First impressions matter. In fact, they're more powerful than facts. Research has shown that we form our most lasting impressions of someone within the first 5 seconds of meeting them, and that we rarely change these initial ideas even in the face of hard evidence.
That’s hardly enough time to walk in the door of an interview and take your seat, let alone make a strong case why you’re the best candidate for the job. But, it is enough time to blow an interview. Stumbling over a bump in the carpet, offering up a weak handshake, poor eye contact, or misjudging your wardrobe can all cost you dearly.
Prevailing wisdom dictates that it takes at least 8 positive interactions to overcome a bad first impression. And while that may sound insurmountable, the good news is there are some things you can do to hit the reset button and reverse your losses.
TAKE A CUE FROM PERFORMERS
Think back to the last time you were watching a live performance and a dancer slipped, or an actor flubbed their lines. The dancer who seamlessly continues on with the choreography or the actor who allows the gaffe play in their favor often wind up as audience favorites. It’s the ones who pull a face, or get so flustered they can’t find their place that lose the audience’s favor - something no amount of raw talent can make up for.
Handling mistakes with grace goes a long way to mitigate their potential damage. Allow yourself a brief moment to recover, make a small joke or offer a polite apology appropriate. What is important is to dust yourself off and get back to the business at hand. You’re there for a reason - to get the job - now is the time to focus on that.
Running yourself down or trying to overcompensate with ongoing apologies will only serve to highlight your flaws. Unless you’ve been summarily dismissed from the interview, you still have the opportunity to turn things around. It’s important that you turn your attention from yourself and your embarrassment and toward your interviewer.
Demonstrating that you are flexible and can bounce back from setbacks is attractive to potential employers- use this as an opportunity to demonstrate your resilience.
Now is the time to return the full force of your focus to the interview. Leave the mistakes behind and communicate in an open, expressive manner. Let the interviewer see who you are and your core competencies. Shine a light on what you bring to the company and try to help them see you in a new.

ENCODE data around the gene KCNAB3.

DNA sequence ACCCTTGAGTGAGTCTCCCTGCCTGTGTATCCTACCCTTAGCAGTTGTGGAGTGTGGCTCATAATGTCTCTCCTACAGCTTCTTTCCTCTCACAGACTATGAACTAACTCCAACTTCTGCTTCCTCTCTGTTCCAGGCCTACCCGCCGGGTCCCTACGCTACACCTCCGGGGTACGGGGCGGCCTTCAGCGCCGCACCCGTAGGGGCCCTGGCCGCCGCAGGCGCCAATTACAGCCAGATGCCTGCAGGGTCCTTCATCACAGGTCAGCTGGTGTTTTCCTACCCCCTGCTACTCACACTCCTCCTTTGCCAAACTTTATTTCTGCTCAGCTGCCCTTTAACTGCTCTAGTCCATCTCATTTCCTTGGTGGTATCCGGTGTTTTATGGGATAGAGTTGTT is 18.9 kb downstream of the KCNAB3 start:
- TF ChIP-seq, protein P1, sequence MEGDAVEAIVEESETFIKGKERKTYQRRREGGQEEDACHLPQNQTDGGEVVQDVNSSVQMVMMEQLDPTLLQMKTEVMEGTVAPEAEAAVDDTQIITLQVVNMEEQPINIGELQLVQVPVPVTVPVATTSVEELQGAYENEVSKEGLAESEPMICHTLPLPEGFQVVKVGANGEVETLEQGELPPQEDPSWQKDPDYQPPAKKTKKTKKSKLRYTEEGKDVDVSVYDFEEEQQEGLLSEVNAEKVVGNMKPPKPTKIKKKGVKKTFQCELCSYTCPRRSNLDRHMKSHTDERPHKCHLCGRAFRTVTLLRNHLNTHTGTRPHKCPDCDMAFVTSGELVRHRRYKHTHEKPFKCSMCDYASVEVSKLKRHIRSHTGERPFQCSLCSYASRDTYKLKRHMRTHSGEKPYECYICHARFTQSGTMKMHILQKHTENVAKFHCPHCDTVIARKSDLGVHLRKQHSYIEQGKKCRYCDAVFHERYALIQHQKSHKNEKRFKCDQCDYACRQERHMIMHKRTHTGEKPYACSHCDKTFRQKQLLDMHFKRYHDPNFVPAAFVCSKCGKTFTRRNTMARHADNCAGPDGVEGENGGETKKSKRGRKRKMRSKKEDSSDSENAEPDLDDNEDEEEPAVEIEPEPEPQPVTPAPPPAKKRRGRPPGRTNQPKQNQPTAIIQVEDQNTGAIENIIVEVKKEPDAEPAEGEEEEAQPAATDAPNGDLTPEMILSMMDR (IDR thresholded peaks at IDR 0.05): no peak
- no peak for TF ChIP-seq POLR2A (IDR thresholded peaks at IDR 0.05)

A word of caution: Don’t push. Overcompensating with only serve to further alienate yourself and could do even greater damage than the original slip-up.
FIND COMMON GROUND
Even a bad first impression can be softened if you and the other person share something in common. It is more difficult to affirm the negative ideas we formed when confronted by similarities. If you and your interviewer share a point of view or interest, they are less likely to hold their initial reaction against you.
Just as first impressions are important, the end of an interview can have lasting effects. Arriving prepared, having done your homework and presenting your interviewer with well considered solutions can help stem the tide that was flowing against you. There’s no reason to allow a poor beginning to set the tone for the entire interview- you’ve come to sell yourself, don’t sell yourself short.
LET IT BE
There are also those things that are outside of your control. All that you can do it make certain that you are professional, and have communicated the value you bring to any position clearly. Focus on the things that are in your control and let the blunders and mistakes be your teachers for future interviews. After all, if you chose to wear grey shoes to an interview and the hiring manager absolutely detests grey shoes, there’s nothing you can do about it.
Aside from wearing neutral black next time.
J. Patrick & Associates, Inc is an Executive Recruiting firm that focuses on Executive Management, Sales, Marketing and Technical roles within Information Technology markets. We have over 20 years of experience recruiting in every aspect of AV/VTC/UC, Application, Storage, Information/Network Security, Mobile Technologies and Telecommunications.